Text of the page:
— Antony Alumkal
For more than two decades, E. Calvin Beisner has led the extreme right of the evangelical world in its campaign of anti-environmentalism. His misinformation machine known as the Cornwall Alliance played a key role in preventing Creation Care, the particular evangelical approach to environmentalism, from becoming a widespread movement. Anyone perusing the organization’s website will notice the optimistic (yet still angry) tone that it has adopted since Trump took office. Beisner was obviously pleased when Trump filled his cabinet with like-minded climate change deniers, and further pleased when Trump decided to withdraw from the Paris Climate Accord.
But things have not been all wine, roses, and carbon emissions. In September Hurricane Irma, made stronger by warming oceans, threatened Beisner’s south Florida home. Furthermore, having multiple extra strong hurricanes battering the United States had even some climate skeptics wondering what we were doing to the planet. Finally, while aching and exhausted from installing metal shutters over his windows, he lay down to read a book that included the most extensive and devastating critique of the Cornwall Alliance ever written. I am referring, of course, to my book Paranoid Science: The Christian Right’s War on Reality. Naturally, Beisner had to fume (metaphorically speaking) on his blog.
Thursday—which now seems a week ago, though it was just yesterday—I could hardly function through most of the day, I was so physically worn out. So I lay on a couch and got started reading Antony Alumkal’s Paranoid Science: The Christian Right’s War on Reality, which attacks Intelligent Design, the pro-life movement [he means the ex-gay movement], Christian bio-ethics, and anthropogenic global warming skepticism. Ironically, the bad logic of which Alumkal at the start accuses Christians characterizes his own writing. So as I read, I thought, “Medice, cura te ipsum” (“Physician, heal thyself”). It’s a really wretched book, but it’s the kind of thing Christians need to refute. “For though we walk in the flesh, we are not waging war according to the flesh. For the weapons of our warfare are not of the flesh but have divine power to destroy strongholds. We destroy arguments and every lofty opinion raised against the knowledge of God, and take every thought captive to obey Christ” (2 Corinthians 10:3–5).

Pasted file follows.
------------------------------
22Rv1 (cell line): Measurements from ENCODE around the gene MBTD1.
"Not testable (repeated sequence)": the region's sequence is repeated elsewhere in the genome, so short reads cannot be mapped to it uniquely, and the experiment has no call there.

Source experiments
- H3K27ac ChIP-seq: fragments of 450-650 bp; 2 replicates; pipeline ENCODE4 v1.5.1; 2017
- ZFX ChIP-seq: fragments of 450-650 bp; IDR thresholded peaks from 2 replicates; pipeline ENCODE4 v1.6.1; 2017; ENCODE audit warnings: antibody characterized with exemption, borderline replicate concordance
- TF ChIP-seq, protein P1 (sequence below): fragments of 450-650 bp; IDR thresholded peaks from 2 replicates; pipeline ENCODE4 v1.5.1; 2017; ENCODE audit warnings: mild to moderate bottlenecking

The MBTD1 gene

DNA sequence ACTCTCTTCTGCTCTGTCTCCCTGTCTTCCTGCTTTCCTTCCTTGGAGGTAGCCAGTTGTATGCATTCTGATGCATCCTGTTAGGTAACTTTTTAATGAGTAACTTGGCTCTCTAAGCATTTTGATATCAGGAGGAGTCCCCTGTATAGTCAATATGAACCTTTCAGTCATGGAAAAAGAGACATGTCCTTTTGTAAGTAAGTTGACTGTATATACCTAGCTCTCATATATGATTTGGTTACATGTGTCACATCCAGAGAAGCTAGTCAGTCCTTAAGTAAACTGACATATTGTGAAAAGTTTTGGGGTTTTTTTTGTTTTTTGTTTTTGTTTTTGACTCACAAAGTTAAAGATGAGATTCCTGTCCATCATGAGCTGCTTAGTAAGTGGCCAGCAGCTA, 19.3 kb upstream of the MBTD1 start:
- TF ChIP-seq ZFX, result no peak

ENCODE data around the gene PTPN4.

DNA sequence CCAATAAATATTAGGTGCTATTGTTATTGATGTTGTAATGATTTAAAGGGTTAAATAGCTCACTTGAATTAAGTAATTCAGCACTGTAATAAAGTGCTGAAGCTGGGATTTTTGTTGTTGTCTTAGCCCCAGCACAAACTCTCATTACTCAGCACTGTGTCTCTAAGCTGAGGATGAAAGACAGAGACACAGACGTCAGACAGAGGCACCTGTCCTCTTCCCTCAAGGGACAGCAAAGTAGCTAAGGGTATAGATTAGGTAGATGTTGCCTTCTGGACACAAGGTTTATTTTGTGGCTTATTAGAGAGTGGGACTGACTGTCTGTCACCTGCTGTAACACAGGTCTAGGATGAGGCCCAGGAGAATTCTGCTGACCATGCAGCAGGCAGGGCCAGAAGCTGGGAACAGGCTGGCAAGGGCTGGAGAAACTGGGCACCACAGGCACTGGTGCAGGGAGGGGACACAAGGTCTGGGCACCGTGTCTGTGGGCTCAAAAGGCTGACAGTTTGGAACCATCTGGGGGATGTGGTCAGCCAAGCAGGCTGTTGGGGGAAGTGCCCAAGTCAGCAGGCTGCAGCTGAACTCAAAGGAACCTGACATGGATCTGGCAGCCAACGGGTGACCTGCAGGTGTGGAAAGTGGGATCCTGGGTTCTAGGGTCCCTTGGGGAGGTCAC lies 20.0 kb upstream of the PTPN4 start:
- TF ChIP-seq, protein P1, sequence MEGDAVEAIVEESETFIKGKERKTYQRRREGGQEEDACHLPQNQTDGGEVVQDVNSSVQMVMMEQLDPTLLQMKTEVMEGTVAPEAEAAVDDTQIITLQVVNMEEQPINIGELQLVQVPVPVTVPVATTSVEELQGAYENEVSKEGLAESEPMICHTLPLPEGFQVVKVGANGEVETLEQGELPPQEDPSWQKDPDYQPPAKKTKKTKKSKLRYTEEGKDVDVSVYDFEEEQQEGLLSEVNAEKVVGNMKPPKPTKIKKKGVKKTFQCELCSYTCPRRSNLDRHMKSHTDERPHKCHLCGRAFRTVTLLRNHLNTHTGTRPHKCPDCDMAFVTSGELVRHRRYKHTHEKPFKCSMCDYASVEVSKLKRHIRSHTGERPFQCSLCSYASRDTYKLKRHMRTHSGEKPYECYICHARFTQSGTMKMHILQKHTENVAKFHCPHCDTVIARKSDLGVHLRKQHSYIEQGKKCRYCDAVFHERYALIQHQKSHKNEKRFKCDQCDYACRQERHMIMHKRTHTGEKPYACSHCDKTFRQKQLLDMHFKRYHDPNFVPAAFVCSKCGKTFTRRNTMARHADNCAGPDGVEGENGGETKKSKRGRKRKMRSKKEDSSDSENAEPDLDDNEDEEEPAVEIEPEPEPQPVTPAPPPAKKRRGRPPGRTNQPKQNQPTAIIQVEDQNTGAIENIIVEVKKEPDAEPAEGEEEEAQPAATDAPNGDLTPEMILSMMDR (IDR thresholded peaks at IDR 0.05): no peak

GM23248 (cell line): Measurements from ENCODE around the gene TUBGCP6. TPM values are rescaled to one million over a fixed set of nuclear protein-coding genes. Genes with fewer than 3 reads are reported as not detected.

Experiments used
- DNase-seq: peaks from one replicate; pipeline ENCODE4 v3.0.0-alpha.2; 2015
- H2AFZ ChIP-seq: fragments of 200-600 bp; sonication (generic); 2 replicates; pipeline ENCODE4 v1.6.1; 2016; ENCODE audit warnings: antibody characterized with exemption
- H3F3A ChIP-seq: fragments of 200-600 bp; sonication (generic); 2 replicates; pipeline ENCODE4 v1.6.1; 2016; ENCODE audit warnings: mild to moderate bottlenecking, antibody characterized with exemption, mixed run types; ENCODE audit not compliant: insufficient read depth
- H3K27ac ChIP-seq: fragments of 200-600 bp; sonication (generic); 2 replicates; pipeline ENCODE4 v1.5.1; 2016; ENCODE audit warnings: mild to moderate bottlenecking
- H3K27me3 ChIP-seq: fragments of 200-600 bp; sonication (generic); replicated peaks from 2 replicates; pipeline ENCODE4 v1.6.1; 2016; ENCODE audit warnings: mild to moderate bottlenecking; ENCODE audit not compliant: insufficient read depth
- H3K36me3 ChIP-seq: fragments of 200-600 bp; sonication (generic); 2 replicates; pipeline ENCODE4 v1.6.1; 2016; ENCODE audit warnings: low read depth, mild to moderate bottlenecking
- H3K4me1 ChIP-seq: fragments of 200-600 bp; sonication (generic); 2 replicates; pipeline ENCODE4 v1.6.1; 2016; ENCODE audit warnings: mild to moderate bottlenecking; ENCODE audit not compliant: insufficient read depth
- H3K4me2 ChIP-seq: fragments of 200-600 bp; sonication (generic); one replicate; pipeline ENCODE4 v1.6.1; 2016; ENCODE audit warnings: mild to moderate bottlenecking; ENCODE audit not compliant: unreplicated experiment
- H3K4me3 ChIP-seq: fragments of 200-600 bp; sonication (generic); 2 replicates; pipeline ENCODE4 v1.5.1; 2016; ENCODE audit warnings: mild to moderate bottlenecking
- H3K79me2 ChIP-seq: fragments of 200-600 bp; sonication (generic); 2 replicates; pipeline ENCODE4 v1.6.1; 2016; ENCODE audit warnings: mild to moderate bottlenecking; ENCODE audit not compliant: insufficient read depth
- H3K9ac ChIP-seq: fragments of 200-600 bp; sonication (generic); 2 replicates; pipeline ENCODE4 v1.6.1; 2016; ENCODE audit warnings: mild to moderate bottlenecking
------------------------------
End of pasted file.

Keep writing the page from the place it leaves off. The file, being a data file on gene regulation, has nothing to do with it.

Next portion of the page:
After recovering from the hurricane, he went on to make his objections about the book known in a one star review on Amazon.com. Among other things, Beiser complained, “He caricatures the Cornwall Alliance’s objections to climate alarmism as nearly exclusively religious.”
These pieces of writing reveal two aspects of Beisner’s modus operandi, both of which were detailed in Paranoid Science. First, Beisner is willing to make up facts as desired, a trait he shares with his new hero, Donald Trump. Anyone who has read my book knows that I did not describe the Cornwall Alliance’s arguments as “nearly exclusively religious” but quite the opposite. “A shared economic ideology is the main factor uniting the religious and secular branches of the climate change denial movement” (p. 161). Second, we see Beisner elevating a dispute over climate science into a holy war. His program of climate change denial becomes “the knowledge of God” which must be defended out of obedience to Christ. (Apparently, the fact that I’m an active Episcopalian doesn’t qualify me as a Christian if I’m not on board.)
With 97% of climatologists affirming the existence of anthropogenic climate change, the scientific debate is over. The American Psychological Association has even noted that mental health is one of the casualties of climate change-induced severe weather. “Terror, anger, shock and other intense negative emotions that can dominate people’s initial response may eventually subside, only to be replaced by post-traumatic stress disorder.” In this context, the evangelical far right’s holy war fantasy is nothing more than a delay tactic, one that the planet cannot afford. The answer is indeed blowing in the wind, if only everyone were listening.
Antony Alumkal is Associate Professor of Sociology of Religion at the Iliff School of Theology in Denver, Colorado and the author of Paranoid Science: Christian Right’s War on Reality (NYU Press, 2017).
Feature image: Harvey Day 5-12 by J. Daniel Escareño. CC BY-ND 2.0 via Flickr.